DS: The first policy issue I heard about upon taking the job. It is something that is very concerning anytime one actor can have a up to 40 percent effect on a market and an industry, it is extremely concerning. Even though I am concerned I am cautiously optimistic. I’ve attended, along with some industry colleagues and at our other trade associations, a meeting of the U.S. trade rep’s office and we had a good long discussion with them and they are on our side and they are trying to deal with the issue and we are filing comments on the matter as are industry colleagues and we will go from there. We are taking it seriously and we will do what we can.

 

WT: Why would you advocate becoming a member? What are the benefits?

DS: This is the fourth trade association I’ve worked for and membership has been a big part of all of them. There are two primary reasons to be a member of any trade association. One is to gain benefit for your organization and two is to support your industry. I always like to begin any conversation about membership with the real reason for an association and that is to support the industry, talk with one voice and to increase our footprint and power to get things done.

I think that it is important to look at what the benefit is for your organization, but I think the real purpose of the association gets lost in all of that. That being said, we certainly have a lot of benefits for individual members and let me go through a few of those. As the leading voice of the industry we demonstrate that we are stronger when we are united using the power of our number and the talents of our members, what we are able to accomplish from an advocacy and consumer education perspective is limitless.

Members benefit from our legislative wins and from our consumer behaviors we help to adjust through our educational campaigns and we are looking at all kinds of things to increase our advocacy among the company. Next, especially for our small and medium-sized companies that do not have safety leaders and compliance professionals, communication experts and technical experts on staff, they can benefit from the synergy available to them through the association relationship.

We have lots of events that provide effective networking opportunities in the industry. The opportunity that our members have to meet and collaborate is invaluable. Associations provide antitrust protections and venues for doing this that just wouldn’t be available otherwise. We also have a very important group of members that we call endorsed providers. They provide our members with unmatched savings.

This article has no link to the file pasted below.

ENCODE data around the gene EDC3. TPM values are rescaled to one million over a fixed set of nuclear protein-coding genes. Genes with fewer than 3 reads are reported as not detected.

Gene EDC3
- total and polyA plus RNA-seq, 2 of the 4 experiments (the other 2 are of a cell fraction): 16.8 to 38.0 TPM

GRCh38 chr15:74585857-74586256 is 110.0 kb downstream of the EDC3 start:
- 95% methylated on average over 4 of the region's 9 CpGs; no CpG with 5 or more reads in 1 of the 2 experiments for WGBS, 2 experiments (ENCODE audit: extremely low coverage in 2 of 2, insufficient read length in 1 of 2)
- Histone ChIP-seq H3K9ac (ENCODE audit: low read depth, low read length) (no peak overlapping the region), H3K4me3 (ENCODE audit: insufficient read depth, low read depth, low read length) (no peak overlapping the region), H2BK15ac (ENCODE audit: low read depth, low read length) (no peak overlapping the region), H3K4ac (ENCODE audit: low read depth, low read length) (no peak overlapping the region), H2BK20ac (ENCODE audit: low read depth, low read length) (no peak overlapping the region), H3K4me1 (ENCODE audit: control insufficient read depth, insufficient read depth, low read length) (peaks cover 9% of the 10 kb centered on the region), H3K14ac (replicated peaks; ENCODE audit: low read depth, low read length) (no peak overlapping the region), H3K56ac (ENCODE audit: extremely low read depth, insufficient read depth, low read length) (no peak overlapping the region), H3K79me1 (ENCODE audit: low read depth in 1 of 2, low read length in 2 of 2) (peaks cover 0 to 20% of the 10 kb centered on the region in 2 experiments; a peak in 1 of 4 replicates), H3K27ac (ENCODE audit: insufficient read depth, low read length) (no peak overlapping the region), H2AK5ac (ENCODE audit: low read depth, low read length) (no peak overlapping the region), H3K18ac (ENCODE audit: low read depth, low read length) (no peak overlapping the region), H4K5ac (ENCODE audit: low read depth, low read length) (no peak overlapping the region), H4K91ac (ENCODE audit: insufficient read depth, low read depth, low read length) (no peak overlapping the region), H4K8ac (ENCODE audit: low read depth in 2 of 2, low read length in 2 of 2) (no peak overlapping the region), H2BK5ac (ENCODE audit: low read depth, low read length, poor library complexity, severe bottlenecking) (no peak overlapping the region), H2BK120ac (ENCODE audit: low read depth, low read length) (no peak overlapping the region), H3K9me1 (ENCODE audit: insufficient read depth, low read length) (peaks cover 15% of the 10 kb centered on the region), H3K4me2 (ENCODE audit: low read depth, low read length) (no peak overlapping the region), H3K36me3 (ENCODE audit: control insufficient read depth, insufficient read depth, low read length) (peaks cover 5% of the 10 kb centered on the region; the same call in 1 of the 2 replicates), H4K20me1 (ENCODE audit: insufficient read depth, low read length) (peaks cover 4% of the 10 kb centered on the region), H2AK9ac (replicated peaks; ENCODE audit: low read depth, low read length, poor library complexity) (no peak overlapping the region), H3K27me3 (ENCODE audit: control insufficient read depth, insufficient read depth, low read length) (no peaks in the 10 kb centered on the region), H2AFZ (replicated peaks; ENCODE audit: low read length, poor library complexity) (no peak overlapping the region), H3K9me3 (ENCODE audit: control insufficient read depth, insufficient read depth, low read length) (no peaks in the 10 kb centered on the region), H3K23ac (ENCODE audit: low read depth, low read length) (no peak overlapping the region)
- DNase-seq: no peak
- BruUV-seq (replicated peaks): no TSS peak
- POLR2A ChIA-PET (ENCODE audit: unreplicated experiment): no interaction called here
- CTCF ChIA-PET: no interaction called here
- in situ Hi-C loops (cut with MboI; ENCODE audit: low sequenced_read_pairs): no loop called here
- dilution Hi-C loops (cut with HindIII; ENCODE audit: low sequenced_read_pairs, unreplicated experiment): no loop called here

For example a typical NWRA member can save thousands of dollars purchasing tires from Goodyear and their employees achieve a significant savings when purchasing vehicles from Auto Nation. Those are just two of a number of examples we can provide of how our members save money and in many times recoup their dues so their dues aren’t even an issue, they are making money by being a member with us. And we are looking for lots more opportunities like that.

One thing I plan to do is spend a lot of time working on the value proposition for members. If you can prove that it is cost effective and even profitable to be a member that is a good membership formula. Finally, we provide thought leadership in the industry. We drive conversations on issues that are important for our members and we bring leaders together to work on solutions and address needs.

 

WT: Is there anything else you would like to mention?

DS: Waste handlers are being killed and it is just not acceptable. It is the fifth most dangerous occupation. They are being killed at a higher rate than policemen and firemen. If you were to ask the public to name the most dangerous occupations I suspect no one would even think of our humble waste handlers.

I am so excited about my ride along and future ride-alongs. I want to find out for myself what the dangers are so that I can use my years and years of safety experience to lend a hand. We are going to make progress in this area, and that’s one thing that I am most excited about.

Distracted driving puts our workers at risk. Sixteen states have passed Slow Down to Get Around legislation, but we have a lot more to get done. It would even be good to get states driver’s license exams to incorporate—just like they do with school buses and construction zones —the importance of slowing down for garbage trucks.

A strong waste industry is important, but it’s just not worth losing a single life for. We as an industry and the public at large need to fix this problem.